Judicial Council of Georgia
Administrative Office of the Courts
David L. Ratley Reply to:
RESEARCH ANALYSIS MEMORANDUM
DATE: March 8, 2004
RE: Driver’s Licenses
IS IT UNCONSTITUTIONAL TO TAKE A DUI DEFENDANT’S LICENSE AND SEND IT TO THE STATE WITHIN 30 DAYS WITHOUT THERE FIRST BEING A HEARING OR ADJUDICATION OF THE CASE?
Yes, it can be considered unconstitutional.
Due process is relevant to a discussion on the constitutionality of taking a DUI defendant’s license and sending it to the state within 30 days without any prior hearing. Due process refers to guaranteeing a person fair procedures and protecting an individual’s property from unfair governmental influence1. In Bell v. Burson2, the U.S. Supreme Court said that the state must generally afford a prior hearing before a driver’s license is suspended or terminated. The only apparent caveat to that rule is when a post-suspension hearing is allowed to satisfy due process where a statute mandates suspension of a driver’s license for refusing to take a breathalyzer test upon arrest for drunk driving3.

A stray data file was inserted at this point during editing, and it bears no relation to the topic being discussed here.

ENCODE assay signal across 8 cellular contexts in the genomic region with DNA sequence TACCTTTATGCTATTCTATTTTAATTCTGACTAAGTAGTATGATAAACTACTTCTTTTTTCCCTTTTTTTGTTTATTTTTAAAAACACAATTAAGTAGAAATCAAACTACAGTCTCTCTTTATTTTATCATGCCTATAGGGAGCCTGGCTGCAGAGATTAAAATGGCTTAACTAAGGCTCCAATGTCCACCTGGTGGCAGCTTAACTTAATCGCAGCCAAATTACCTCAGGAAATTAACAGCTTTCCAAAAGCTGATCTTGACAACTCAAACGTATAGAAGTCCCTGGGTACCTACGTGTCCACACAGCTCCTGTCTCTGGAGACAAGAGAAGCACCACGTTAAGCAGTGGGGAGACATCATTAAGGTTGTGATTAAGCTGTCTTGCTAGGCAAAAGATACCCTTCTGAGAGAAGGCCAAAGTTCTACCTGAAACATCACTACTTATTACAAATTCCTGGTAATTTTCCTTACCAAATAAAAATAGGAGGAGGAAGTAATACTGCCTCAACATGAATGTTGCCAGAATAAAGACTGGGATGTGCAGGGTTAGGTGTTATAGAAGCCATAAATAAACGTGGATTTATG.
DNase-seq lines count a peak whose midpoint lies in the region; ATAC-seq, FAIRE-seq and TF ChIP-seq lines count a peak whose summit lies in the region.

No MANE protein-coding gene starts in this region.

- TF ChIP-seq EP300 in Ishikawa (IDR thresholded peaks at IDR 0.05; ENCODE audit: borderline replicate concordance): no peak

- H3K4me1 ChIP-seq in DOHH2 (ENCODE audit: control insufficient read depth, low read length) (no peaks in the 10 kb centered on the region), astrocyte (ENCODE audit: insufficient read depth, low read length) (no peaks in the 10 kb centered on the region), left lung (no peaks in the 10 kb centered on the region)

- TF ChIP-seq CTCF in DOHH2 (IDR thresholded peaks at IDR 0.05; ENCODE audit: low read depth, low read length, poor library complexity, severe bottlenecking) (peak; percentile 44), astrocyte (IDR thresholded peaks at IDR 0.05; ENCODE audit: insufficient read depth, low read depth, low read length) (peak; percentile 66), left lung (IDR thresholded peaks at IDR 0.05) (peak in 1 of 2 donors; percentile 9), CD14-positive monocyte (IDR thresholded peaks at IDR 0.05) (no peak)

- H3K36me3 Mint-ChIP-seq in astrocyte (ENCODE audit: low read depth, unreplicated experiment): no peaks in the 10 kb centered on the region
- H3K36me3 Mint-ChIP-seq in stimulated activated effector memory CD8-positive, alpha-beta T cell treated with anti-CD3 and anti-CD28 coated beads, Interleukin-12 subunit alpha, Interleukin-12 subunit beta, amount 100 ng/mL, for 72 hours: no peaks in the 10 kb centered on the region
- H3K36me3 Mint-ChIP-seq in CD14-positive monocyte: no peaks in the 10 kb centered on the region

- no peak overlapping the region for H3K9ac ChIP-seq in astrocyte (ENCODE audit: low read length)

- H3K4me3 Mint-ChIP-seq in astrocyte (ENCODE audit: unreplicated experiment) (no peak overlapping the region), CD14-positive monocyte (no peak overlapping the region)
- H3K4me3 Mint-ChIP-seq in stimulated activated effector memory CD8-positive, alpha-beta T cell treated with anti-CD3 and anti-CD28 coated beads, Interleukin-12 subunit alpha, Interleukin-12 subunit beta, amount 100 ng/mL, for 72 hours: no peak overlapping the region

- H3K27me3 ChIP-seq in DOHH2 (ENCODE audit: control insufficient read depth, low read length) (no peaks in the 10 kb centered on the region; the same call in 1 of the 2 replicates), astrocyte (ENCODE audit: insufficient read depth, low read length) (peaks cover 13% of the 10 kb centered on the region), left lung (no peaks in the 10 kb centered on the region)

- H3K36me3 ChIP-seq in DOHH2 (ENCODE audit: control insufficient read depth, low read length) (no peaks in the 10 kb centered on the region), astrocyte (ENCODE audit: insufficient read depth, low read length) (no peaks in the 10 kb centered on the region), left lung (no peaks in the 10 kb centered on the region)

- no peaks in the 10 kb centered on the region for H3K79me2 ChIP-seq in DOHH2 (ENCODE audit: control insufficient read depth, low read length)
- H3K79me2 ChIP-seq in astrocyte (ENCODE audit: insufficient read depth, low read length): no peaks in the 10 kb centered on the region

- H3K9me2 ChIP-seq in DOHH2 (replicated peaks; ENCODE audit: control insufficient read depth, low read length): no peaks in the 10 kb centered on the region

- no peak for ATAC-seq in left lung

Furthermore, although, O.C.G.A. § 40-5-67 states that “whenever any resident or nonresident person is charged with violating Code Section 40-6-391 (DUI), the law enforcement officer shall take the driver’s license of the person so charged”. This code section does not provide that a law enforcement officer shall take a DUI defendant’s driver’s license and forward it to the state. It does provide, however, that the license be attached to the court’s copy of the uniform traffic citation and complaint form forwarded to the court having jurisdiction of the offense. It also provides that a copy of the uniform traffic citation and the complaint form be forwarded, within ten days of issue, to the department. The Code mentions nothing about a law enforcement officer forwarding the driver’s license of a DUI defendant to the state, per se.
Seizing a DUI defendant’s driver’s license before any prior hearing may be deemed a violation of that defendant’s due process rights. Therefore, it can be considered unconstitutional. Furthermore, in situations where the driver’s license of a DUI defendant is seized, the Code mentions nothing of forwarding that license to the state.